Part of the reason for the decline in shop classes has been the stigma associated with shop classes. The stigma has gotten so negative that some shop teachers don't even like being called, just that, shop teachers. There are many causes of the stigma. In this post I'll focus on one.
One of the consequences of the decline in shop classes is that restarting programs is a tough investment. Part of the challenge is changing the culture that shop class is not just a "dumping ground" where you can send your "just screw it together" projects for some kid "whose not doing anything anyway" to do.
The culture is so ingrained, I've heard tradesmen advising their own children even, "Don't take shop class, it's just a waste of time. You'll learn bad habits."
And that attitude is somewhat justified. In many areas, there has been a history of bad working environments with poor teachers in the school shop. Teachers that don't know the meaning of craftsmanship and/or professionalism. A skilled parent could easily fear the learning of bad habits.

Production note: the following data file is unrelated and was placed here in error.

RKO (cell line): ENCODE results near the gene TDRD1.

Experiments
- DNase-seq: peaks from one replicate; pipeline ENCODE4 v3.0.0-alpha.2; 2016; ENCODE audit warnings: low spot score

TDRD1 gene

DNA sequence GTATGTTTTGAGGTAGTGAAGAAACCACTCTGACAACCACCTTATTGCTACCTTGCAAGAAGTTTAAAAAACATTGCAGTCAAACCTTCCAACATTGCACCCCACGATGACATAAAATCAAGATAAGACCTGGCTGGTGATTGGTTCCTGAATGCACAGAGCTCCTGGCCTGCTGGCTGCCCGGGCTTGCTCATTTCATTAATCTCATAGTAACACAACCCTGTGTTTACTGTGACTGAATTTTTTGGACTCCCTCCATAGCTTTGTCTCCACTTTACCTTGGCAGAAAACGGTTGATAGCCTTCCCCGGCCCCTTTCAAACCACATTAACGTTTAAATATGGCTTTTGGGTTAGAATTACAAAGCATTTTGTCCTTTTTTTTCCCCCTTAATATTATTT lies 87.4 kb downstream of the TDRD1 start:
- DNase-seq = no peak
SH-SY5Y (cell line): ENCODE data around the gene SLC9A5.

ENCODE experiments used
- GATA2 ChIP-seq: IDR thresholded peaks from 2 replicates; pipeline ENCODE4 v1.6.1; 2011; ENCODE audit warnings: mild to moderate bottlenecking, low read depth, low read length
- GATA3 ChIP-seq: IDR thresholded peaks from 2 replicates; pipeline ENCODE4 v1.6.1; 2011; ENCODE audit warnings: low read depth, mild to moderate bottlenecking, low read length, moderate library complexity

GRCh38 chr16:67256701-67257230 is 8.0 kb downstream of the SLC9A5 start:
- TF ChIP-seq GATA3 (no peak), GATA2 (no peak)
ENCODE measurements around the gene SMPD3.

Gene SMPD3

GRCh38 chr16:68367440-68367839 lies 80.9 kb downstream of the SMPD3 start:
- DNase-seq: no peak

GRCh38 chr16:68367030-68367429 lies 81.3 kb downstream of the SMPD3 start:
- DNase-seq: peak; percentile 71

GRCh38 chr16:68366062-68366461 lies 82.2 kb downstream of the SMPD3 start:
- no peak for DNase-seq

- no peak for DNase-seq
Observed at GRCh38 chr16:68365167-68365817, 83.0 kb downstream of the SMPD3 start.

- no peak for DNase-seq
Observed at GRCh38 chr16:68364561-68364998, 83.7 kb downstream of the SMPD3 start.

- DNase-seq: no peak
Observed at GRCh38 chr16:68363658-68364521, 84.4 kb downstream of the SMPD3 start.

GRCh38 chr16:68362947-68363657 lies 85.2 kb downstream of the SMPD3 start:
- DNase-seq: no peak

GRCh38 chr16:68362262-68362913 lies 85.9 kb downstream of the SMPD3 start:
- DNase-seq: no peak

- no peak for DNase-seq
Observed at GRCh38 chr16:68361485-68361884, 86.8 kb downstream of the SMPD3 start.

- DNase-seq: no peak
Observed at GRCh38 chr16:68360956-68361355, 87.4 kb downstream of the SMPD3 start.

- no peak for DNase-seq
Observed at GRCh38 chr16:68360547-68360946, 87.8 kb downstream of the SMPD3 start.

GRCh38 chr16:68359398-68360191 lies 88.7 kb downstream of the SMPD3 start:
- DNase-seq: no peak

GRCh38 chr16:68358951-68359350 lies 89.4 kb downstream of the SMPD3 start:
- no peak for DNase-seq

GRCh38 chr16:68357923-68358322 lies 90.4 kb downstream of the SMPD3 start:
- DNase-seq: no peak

Under those circumstances, it's hard to get people to invest. Reversing the culture of the "good enough - just a dumping ground" mentality that is so hard-set in some students, parents, and administrators feels like taking a swim wearing waders full of water. The downward spiral has started.
It's sad to say, but I've come to think that some shop teachers are the biggest threat. I hold many of them partially accountable for the decline.As a shop teacher you are either constantly fighting the stigma, or feeding the stigma. If you're fighting the stigma, students, parents, administrators included, keep it up!
I want to note to my local readers this is not a reflection of any specific situation, more so a collection of observations from a vast number of experiences throughout my career as both student and teacher. I'm happy to say I get to network, collaborate, and work with many professional teachers who value craftsmanship.